The Blogtor Who Top 50 - No. 7

Here it is! Blogtor's personal countdown of his 50 favourite Doctor Who television stories, one a week till the big day in November 2013. Now, just to point out, this choice is purely my own. So don't expect reasoned debate or objectivity. Or even the need to please every fan out there. This is my list, and I stand by it. I will also add that I've seen every Doctor Who story released (at least twice), so I feel like I know what I'm talking about. Anyway, enough chittle of the chattle, let's begin...

First broadcast 5/6/10 starring Matt Smith

Regardless of whether or not you agree that Van Gogh, the titular Vincent of this tale, is the "greatest artist of all time" I think by the end of this episode everyone fell in love with the man, if not his paintings.

Richard Curtis, a new boy to Who when he wrote this (and, to date, hasn't returned, sadly) demonstrated, with some supreme style, just how powerful Doctor Who can be. Just how funny, compelling and, ultimately, heart-breaking time travel can be. I don't mind admitting that I teared up with some severity during Vincent and the Doctor - a testament to both the writing and the actors involved.

Tony Curran (also magnificent in Red Road if you haven't seen it) pulls off the artist and his mental issues immaculately - which, considering this is a "tea~time family" show is no mean feat. For example, the scene where we find Van Gogh face down on his bed crying will scare you more than any of the aliens and monsters The Doctor has previously faced in his many adventures across space and time.

It's not handled lightly either, his depression forms a significant part of the plot and is addressed head on, as it were. And the ongoing repercussions from the previous story (Cold Blood, which saw the "end" of Rory) are felt in a very real and meaningful way. But, being a Curtis invention, there's laughs to be had too. Matt Smith, as always, is delightful (though does have to face a few demons himself, saying, "Sometimes winning is no fun at all") with some wonderful physical manoeuvring and verbal dexterity (inviting himself to stay with the artist is high~larious).

The first scenes with Van Gogh meeting Amy and The Doctor are also particularly amusing and we find Curtis' Provence full of regional accents and a wonderful excuse for the artist's "accent." And the writer finds time to stick in a cowboy motif with Gallifrey's finest stating that he's "new in town" whilst later on Van Gogh appropriates his iconic hat, easel and brushes like he stepped out of a Spaghetti Western. And it's got Bill Nighy! Just witness his bow tie~based interaction with Matt - sublime.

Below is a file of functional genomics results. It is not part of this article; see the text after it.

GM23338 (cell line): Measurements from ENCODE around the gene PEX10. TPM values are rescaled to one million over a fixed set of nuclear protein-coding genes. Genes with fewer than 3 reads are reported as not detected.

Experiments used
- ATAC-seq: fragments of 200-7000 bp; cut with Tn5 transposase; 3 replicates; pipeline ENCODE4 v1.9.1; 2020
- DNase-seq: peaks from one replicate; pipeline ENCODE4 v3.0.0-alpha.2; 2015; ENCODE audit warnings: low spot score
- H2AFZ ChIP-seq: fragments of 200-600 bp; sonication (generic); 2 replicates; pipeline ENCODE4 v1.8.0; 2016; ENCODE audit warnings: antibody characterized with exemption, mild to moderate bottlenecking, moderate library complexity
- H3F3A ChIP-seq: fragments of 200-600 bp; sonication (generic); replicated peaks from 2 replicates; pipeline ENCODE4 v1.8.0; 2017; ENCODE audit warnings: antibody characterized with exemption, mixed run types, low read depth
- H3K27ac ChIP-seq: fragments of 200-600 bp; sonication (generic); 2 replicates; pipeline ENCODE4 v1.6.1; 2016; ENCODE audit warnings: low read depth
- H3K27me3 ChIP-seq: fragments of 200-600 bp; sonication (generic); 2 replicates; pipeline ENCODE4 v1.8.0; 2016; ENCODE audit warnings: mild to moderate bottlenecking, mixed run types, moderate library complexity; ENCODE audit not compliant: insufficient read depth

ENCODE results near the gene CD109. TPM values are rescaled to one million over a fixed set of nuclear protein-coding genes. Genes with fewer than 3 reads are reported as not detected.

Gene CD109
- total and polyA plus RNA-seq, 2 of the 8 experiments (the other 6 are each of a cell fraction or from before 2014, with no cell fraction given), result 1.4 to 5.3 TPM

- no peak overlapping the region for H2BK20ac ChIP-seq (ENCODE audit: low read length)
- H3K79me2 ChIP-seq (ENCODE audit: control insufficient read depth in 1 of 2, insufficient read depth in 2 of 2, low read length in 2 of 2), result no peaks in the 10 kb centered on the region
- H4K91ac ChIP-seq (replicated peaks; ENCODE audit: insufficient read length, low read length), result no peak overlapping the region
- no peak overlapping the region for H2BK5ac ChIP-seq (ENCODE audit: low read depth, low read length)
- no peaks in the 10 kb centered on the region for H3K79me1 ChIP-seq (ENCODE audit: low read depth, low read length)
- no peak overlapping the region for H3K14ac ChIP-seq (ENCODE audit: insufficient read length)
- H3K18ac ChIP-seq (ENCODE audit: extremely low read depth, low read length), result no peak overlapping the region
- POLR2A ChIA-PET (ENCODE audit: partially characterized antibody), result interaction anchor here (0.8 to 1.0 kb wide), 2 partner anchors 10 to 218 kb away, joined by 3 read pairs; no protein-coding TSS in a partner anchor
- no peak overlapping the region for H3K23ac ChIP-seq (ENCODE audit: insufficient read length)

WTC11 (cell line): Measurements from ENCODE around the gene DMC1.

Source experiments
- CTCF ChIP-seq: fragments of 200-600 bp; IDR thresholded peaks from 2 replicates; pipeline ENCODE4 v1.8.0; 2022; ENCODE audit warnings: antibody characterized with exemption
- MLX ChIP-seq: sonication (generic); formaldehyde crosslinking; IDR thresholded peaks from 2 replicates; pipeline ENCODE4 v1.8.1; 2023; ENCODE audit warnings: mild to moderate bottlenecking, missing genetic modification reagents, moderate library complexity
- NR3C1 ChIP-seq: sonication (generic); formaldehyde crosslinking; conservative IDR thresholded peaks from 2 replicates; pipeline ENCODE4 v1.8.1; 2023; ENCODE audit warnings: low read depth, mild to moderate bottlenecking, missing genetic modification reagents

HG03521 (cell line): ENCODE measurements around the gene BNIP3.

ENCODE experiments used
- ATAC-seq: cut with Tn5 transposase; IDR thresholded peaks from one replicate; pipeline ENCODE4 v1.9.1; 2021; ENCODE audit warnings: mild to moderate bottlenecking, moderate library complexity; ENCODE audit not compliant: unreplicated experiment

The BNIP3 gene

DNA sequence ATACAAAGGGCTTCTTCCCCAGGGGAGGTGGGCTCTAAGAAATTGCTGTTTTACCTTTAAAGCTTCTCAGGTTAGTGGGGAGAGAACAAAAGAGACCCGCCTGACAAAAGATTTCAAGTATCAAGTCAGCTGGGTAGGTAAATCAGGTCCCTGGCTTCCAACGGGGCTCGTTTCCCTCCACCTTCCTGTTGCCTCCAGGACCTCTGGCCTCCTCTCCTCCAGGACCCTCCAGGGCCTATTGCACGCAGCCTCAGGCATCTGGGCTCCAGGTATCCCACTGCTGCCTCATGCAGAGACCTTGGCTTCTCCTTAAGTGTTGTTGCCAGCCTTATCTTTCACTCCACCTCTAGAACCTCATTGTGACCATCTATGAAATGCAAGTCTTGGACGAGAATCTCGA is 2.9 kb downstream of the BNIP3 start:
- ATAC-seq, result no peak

Karen Gillan is at her best too and, like her co-stars, has much to think upon - both in happiness and sadness. There's light touches from her (the sunflower scene and in the Krafayis attack) but it's in the final moments where Amy Pond really shines as the heartbreak we're all feeling comes through on screen. It's an engaging, tearful moment.

The set design and direction are by some stretch the finest this in the season; from Van Gogh's bedroom to the various attacks of the "invisible" monster (the "monster" being a very small, though interesting, part of this story) and some striking point-of-view shots; in particular, the scene where the trio are lying on the ground staring into the sky; a gorgeous scene, again showing us that Doctor Who can be very different every now and again.

Vincent and the Doctor includes a number of incredibly difficult choices for everyone's favourite Gallifreyan, questioning the very nature of time travel and the results of his "meddling" (even questioning his use of the sonic!). Crucially, however, this is a story about one man, Vincent Van Gogh, and his pain. There's no happy end in that sense, Curtis is clever enough to show that "bad things" happen to good people.

Though this is certainly an emotionally-fueled forty~five minutes or so we do also get the "good things", thankfully, resulting in one of the most memorable and beautiful outings for The Doctor and his companion. Memorable and beautiful, just like a Van Gogh painting itself.

See Nos. 50-8 HERE


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